The mystery of “slightly positive results” in hedge funds and college basketball

There has been some talk recently of hedge fund managers misreporting returns to the various voluntary databases that collect such information.  According to a study by Nicolas Bollen of Vanderbilt and Veronika Pool of Indiana University, hedge fund managers show a curious propensity to have more slightly positive months than they do to have flat or slightly negative months.  In fact, the study found that up to 10% of fund returns in one major database are statistically “distorted”. 

You don’t have to be a statistician to see it (chart below).


According to the study, hedge fund managers also seem to have smoother returns when they are performing poorly.  Researchers conjecture that this is because managers have an ability to “manage earnings” and are more likely to do so when their returns stink.  That way, at least they can reduce volatility and goose their Sharpe ratio even if returns are lackluster.


It appears that such shenanigans are more likely in strategies where the manager has a larger degree of influence over valuations (e.g. distressed) than in strategies where valuations are marked to market (e.g. market neutral equity).  This phenomenon was also found to be prevalent among managers with more than one fund – suggesting to the authors that some managers could take advantage of crossing trades between accounts to give one fund a small, but much needed boost into positive territory. 

This mysterious lack of “slightly negative” returns is particularly pronounced among “defunct funds”.  It appears as if funds that eventually failed to make it where nonetheless uncommonly “lucky” when it came to squeaking out slightly positive results (chart below).

The authors site studies in other fields that point to the effect of a binary “hurdle” such as the coveted “up-month” for a hedge fund manager.  This article from Wharton, for example, analyses “point-shaving” in NCAA Basketball games (coming in just under the number needed to meet the spread).  Like the study by Bollen and Pool, it concluded there may be some funny business going on there too.  Says the article: “… around 1 percent of all games involve gambling related corruption.”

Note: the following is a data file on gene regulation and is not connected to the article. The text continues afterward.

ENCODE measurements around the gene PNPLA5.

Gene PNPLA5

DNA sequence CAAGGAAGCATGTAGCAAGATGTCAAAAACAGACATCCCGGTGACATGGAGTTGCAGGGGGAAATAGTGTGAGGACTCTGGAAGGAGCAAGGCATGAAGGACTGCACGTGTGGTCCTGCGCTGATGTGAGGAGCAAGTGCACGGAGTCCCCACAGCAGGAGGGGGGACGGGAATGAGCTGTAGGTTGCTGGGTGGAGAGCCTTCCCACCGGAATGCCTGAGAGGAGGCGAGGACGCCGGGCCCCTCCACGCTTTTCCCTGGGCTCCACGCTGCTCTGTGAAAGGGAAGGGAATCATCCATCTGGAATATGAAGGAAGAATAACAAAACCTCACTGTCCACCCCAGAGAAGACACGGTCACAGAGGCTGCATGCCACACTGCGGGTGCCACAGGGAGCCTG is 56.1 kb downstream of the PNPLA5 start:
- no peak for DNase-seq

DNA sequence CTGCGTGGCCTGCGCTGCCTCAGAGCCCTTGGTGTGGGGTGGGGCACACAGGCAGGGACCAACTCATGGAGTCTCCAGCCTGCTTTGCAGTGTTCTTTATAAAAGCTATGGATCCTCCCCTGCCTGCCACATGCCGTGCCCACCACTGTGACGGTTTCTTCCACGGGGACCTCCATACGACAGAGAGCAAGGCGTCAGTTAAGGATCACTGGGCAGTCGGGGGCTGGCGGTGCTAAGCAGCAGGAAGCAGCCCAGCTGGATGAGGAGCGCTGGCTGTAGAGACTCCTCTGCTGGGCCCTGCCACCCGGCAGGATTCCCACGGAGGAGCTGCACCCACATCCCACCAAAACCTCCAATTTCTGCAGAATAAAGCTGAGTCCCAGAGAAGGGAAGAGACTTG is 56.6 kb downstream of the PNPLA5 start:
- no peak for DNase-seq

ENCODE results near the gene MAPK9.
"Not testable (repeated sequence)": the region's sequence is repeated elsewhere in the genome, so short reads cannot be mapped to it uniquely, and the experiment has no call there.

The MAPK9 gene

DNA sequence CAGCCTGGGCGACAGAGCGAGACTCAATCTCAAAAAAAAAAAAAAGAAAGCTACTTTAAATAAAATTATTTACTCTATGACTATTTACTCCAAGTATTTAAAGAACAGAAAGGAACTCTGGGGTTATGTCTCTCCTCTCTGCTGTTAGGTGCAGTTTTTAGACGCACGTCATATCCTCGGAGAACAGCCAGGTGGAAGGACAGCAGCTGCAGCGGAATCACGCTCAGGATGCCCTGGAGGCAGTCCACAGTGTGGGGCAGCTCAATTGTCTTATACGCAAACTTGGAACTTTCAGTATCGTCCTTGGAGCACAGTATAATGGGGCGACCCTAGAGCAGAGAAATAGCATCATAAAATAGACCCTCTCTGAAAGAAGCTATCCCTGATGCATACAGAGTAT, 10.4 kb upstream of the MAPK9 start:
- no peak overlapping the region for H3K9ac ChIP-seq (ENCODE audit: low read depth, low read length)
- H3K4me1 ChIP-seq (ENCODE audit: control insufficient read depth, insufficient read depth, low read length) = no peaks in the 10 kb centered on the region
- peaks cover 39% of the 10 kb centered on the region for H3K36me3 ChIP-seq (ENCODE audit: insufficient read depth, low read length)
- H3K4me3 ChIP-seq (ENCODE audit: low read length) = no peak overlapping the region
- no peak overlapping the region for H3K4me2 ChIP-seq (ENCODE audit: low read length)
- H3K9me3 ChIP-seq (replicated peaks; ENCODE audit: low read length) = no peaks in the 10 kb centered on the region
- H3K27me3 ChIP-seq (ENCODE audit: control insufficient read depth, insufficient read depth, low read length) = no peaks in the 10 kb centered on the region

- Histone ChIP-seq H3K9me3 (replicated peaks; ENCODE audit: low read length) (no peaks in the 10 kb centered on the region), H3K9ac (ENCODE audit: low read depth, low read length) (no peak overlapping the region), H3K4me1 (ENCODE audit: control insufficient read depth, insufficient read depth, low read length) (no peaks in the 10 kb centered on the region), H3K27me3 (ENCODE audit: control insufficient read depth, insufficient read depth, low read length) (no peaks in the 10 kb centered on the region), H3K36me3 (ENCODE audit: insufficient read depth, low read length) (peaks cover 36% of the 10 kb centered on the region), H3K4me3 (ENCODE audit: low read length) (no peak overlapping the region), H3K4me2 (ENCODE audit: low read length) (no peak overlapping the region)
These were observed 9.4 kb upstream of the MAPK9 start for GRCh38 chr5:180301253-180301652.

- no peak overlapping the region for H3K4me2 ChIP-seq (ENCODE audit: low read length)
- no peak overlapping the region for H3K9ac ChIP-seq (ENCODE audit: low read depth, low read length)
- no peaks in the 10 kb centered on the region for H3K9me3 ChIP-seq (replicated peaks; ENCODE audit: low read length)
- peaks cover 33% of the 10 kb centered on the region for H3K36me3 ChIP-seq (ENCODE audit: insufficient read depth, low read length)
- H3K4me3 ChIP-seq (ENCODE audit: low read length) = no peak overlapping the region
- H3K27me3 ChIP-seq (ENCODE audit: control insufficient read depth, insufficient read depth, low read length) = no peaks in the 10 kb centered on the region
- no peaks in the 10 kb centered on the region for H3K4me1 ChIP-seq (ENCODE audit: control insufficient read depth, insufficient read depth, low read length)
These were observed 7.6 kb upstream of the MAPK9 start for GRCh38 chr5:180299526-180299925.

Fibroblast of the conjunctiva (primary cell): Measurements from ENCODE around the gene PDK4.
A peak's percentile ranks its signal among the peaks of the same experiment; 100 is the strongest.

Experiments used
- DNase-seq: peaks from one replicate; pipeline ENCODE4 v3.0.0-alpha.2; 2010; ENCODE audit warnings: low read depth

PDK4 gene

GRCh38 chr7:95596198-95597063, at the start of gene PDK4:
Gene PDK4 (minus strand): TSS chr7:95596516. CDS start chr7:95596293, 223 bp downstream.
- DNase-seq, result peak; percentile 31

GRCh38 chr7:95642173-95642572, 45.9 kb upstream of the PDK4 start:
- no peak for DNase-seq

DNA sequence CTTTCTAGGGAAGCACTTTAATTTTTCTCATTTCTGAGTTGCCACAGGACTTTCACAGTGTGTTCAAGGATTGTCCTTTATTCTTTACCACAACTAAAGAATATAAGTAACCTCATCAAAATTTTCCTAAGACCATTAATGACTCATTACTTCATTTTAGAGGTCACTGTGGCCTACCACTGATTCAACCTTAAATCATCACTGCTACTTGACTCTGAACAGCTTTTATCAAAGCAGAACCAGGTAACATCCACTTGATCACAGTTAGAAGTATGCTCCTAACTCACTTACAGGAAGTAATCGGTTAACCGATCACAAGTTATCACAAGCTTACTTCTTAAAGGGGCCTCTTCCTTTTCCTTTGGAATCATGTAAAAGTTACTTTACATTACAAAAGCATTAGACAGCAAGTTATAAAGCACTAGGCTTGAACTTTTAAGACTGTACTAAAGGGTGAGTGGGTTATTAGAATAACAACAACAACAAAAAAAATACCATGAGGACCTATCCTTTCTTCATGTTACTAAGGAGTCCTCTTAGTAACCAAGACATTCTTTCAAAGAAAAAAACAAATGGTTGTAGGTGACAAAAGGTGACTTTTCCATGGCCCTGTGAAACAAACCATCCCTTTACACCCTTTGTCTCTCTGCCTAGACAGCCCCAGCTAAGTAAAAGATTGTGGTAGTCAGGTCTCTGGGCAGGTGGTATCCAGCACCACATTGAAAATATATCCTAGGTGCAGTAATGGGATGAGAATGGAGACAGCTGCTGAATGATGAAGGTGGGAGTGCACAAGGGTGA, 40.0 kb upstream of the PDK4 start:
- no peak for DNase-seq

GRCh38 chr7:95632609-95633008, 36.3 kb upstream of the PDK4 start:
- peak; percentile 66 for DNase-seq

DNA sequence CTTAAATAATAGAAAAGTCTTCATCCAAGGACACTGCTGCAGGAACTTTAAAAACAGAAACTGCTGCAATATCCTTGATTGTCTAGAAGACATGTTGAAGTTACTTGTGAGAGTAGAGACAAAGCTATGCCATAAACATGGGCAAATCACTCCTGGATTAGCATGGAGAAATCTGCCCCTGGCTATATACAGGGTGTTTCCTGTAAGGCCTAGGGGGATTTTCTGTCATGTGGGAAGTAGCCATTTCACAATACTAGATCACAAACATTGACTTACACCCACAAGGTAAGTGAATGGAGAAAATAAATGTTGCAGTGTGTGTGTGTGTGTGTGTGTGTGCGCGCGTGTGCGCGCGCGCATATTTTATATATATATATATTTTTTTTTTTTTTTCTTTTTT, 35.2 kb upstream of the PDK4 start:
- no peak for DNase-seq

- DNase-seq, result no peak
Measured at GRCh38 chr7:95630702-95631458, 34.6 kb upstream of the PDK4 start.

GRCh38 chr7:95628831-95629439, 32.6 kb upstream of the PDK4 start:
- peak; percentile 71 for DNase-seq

This begs the question, “should there be tighter regulation on hedge fund reporting?”.  While they avoid any specific analysis of regulation, the authors suggest that there may be a greater need for SEC oversight than currently meets the eye:

“Regulators who argue that the low number of fraud cases prosecuted by the SEC means that additional oversight is unwarranted may find the robust discontinuity we document indicative of a more widespread violations.” 

When it comes to hedge funds, the bottom line seems to be clear: don’t rely on the “percent positive months” metric when buying a hedge fund (it’s a pretty lame metric anyway).

TOMORROW: Another study explores some of the possible systemic reasons behind this apparent misreporting of hedge fund returns.   

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  1. miami
    November 21, 2007 at 2:36 pm

    The Penn article was laughably wrong. Vegas does not set unbiased lines. Vegas does not try to attract ‘equal action,’ known as the Myth of Equal Action among gamblers.

    Certain teams, like Duke, UCLA, Yankees, ND, etc and large favorites attract more money.

    The book sets their lines ‘higher’ to force favorite bettors to pay a ‘tax.’

    Since the line is purposefully higher than a line set merely to attract equal action, favorites don’t cover as much. This is all well-known and established in gambling markets. Ask any LV bookmaker, they freely admit it because Duke fans don’t stop betting Duke because the line is -22 instead of -20.5.

    In addition, for really big spreads, it is likely the coach has put the scrubs in. 1st team of the other team can usually narrow the lead on the scrubs.

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